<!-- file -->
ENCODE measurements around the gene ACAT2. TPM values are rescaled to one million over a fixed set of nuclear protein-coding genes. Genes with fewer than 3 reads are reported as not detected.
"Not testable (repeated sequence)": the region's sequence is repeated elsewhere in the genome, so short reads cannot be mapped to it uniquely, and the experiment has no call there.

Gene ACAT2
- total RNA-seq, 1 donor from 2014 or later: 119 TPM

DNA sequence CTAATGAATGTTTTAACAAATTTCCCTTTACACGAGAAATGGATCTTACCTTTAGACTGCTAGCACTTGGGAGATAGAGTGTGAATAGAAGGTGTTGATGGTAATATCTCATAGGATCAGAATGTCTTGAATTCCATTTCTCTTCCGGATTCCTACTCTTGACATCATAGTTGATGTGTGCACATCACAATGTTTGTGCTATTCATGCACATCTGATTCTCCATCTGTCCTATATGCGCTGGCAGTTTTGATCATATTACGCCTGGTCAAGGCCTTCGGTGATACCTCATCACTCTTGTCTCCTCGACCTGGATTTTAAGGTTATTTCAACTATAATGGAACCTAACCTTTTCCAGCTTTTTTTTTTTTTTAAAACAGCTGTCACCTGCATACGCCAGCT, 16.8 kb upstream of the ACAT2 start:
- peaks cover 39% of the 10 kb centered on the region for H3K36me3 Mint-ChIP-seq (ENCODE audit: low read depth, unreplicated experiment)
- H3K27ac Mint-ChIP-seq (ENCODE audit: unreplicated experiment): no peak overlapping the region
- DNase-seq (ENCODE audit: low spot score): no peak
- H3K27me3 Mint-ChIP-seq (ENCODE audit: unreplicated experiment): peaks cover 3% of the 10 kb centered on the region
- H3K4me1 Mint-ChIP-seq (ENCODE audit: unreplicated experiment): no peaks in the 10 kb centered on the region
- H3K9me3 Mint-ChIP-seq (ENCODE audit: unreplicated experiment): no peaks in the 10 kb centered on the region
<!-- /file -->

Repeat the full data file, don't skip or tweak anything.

ENCODE measurements around the gene ACAT2. TPM values are rescaled to one million over a fixed set of nuclear protein-coding genes. Genes with fewer than 3 reads are reported as not detected.
"Not testable (repeated sequence)": the region's sequence is repeated elsewhere in the genome, so short reads cannot be mapped to it uniquely, and the experiment has no call there.

Gene ACAT2
- total RNA-seq, 1 donor from 2014 or later: 119 TPM

DNA sequence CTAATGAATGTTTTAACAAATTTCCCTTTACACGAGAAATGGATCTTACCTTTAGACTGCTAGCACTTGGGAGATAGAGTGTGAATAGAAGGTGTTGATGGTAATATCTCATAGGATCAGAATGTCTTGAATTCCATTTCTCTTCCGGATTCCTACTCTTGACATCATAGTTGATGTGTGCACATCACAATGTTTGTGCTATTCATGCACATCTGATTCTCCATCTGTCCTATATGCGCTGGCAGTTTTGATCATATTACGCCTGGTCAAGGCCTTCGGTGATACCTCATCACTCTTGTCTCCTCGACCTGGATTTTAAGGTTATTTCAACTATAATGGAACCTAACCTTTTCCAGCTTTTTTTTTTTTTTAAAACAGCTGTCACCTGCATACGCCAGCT, 16.8 kb upstream of the ACAT2 start:
- peaks cover 39% of the 10 kb centered on the region for H3K36me3 Mint-ChIP-seq (ENCODE audit: low read depth, unreplicated experiment)
- H3K27ac Mint-ChIP-seq (ENCODE audit: unreplicated experiment): no peak overlapping the region
- DNase-seq (ENCODE audit: low spot score): no peak
- H3K27me3 Mint-ChIP-seq (ENCODE audit: unreplicated experiment): peaks cover 3% of the 10 kb centered on the region
- H3K4me1 Mint-ChIP-seq (ENCODE audit: unreplicated experiment): no peaks in the 10 kb centered on the region
- H3K9me3 Mint-ChIP-seq (ENCODE audit: unreplicated experiment): no peaks in the 10 kb centered on the region